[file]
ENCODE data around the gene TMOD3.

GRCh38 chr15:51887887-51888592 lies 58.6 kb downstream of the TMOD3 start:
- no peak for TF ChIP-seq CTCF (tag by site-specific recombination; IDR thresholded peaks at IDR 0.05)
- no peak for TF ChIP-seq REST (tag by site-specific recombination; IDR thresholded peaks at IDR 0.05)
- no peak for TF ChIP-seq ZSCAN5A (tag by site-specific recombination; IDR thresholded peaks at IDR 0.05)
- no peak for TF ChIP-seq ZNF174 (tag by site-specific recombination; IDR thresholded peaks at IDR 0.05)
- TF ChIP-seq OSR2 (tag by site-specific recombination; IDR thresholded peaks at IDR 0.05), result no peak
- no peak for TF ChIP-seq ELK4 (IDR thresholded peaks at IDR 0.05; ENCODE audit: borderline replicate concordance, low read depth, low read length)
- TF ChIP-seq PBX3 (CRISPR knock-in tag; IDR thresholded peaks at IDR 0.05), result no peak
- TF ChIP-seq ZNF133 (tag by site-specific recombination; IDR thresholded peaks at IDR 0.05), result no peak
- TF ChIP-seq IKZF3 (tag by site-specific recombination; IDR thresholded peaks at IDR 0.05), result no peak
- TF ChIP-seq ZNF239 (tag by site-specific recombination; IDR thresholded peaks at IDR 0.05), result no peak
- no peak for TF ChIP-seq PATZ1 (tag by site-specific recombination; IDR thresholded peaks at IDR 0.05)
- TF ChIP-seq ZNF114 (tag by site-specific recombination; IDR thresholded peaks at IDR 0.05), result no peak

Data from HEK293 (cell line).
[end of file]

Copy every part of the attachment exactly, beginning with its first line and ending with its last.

ENCODE data around the gene TMOD3.

GRCh38 chr15:51887887-51888592 lies 58.6 kb downstream of the TMOD3 start:
- no peak for TF ChIP-seq CTCF (tag by site-specific recombination; IDR thresholded peaks at IDR 0.05)
- no peak for TF ChIP-seq REST (tag by site-specific recombination; IDR thresholded peaks at IDR 0.05)
- no peak for TF ChIP-seq ZSCAN5A (tag by site-specific recombination; IDR thresholded peaks at IDR 0.05)
- no peak for TF ChIP-seq ZNF174 (tag by site-specific recombination; IDR thresholded peaks at IDR 0.05)
- TF ChIP-seq OSR2 (tag by site-specific recombination; IDR thresholded peaks at IDR 0.05), result no peak
- no peak for TF ChIP-seq ELK4 (IDR thresholded peaks at IDR 0.05; ENCODE audit: borderline replicate concordance, low read depth, low read length)
- TF ChIP-seq PBX3 (CRISPR knock-in tag; IDR thresholded peaks at IDR 0.05), result no peak
- TF ChIP-seq ZNF133 (tag by site-specific recombination; IDR thresholded peaks at IDR 0.05), result no peak
- TF ChIP-seq IKZF3 (tag by site-specific recombination; IDR thresholded peaks at IDR 0.05), result no peak
- TF ChIP-seq ZNF239 (tag by site-specific recombination; IDR thresholded peaks at IDR 0.05), result no peak
- no peak for TF ChIP-seq PATZ1 (tag by site-specific recombination; IDR thresholded peaks at IDR 0.05)
- TF ChIP-seq ZNF114 (tag by site-specific recombination; IDR thresholded peaks at IDR 0.05), result no peak

Data from HEK293 (cell line).